A team of astronomers at the Keck Observatory has detected water in the planet's atmosphere a few light years away from us. Your name: HR 8799 c.
Actually, at that distance there is a solar system next to the star HR 8799 and the planet HR 8799 b, c, d, and e. Several years ago, in 2008, scientists announced that they had directly observed three exoplanets around stars: HR 8799 b, c and d, using the Keck and Gemini telescopes. Then, in 2010, they announced the discovery of the fourth planet, HR 8799 e.
However, the study now presented is based on previous work in 2008. The new observation was HR 8799 c, observed for the first time that year. A young giant gas planet, about 7 times the mass of Jupiter, which orbits its star every 200 years.
New observations with direct images have confirmed the presence of water in the atmosphere and the lack of methane. For this, a team of astronomers used a powerful combination of two telescope technologies at Beck.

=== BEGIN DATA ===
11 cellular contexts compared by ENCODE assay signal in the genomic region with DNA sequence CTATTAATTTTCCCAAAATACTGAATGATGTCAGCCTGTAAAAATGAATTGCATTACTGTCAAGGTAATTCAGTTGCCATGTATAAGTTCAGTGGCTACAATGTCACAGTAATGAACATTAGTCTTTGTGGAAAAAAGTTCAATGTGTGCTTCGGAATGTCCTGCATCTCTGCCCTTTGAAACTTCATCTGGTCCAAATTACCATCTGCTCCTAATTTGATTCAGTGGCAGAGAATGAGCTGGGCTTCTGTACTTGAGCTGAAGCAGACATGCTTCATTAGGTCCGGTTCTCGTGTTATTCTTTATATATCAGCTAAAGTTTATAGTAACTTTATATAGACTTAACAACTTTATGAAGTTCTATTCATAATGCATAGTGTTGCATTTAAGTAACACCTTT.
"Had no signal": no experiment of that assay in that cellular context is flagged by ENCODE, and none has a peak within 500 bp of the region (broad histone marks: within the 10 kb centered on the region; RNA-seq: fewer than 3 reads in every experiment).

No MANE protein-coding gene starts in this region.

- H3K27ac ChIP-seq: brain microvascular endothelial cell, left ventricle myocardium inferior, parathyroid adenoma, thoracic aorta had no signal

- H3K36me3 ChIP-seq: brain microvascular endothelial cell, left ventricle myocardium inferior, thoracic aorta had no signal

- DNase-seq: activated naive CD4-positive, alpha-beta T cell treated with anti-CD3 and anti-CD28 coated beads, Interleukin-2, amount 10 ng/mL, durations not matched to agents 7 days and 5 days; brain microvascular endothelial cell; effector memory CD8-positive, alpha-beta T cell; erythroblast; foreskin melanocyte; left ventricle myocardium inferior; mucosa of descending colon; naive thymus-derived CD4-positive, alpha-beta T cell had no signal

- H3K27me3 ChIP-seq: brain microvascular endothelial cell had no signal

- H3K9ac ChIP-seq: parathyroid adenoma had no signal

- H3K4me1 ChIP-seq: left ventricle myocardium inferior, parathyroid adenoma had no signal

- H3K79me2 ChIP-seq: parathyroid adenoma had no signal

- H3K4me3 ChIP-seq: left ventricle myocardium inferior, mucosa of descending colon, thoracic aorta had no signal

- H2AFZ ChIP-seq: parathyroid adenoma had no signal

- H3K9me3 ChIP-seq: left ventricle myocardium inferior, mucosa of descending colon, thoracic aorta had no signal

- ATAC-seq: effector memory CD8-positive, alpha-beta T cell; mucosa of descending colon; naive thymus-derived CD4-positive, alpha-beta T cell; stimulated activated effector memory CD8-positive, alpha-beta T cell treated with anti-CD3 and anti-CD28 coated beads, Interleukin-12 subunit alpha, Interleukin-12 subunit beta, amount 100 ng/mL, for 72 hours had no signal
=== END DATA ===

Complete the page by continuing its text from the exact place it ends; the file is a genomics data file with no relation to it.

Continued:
The first is what is called adaptive optics, which counteracts the diffuse effects of Earth's atmosphere. The second is a spectrometer at the Keck 2 telescope called Echelle Near Infrared Cryogenic Spectrograph (NIRSPEC), a high-resolution spectrometer that works with infrared light. According to Dimitri Mawet, professor at Caltech:
This type of technology is exactly what we want to use in the future to look for signs of life on a planet similar to Earth. We are not there yet, but we are moving forward.
So far, astronomers have directly photographed more than a dozen extrasolar planets. The HR 8799 system is the first multi-planet system to get images directly. However, these images are only the first step in this study. Once taken they can be analyzed for chemical composition in their atmosphere. And this is where spectroscopy comes in. In this case, the NIRSPEC skill is the key.
NIRSPEC is an instrument that operates in the L infrared band. This is a type of infrared light with a wavelength of about 3.5 micrometers and a spectrum region with large detailed chemical traces. According to Mawet:
The L band has been ignored before because the sky is brighter at this wavelength. If you are an extraterrestrial with eyes that are in harmony with the L band, you will see a very bright sky. It's hard to see exoplanets through this veil.
By combining bands with adaptive optics, they are able to make the most accurate planetary measurements, thus confirming the presence of water and the absence of methane. [Universe Today]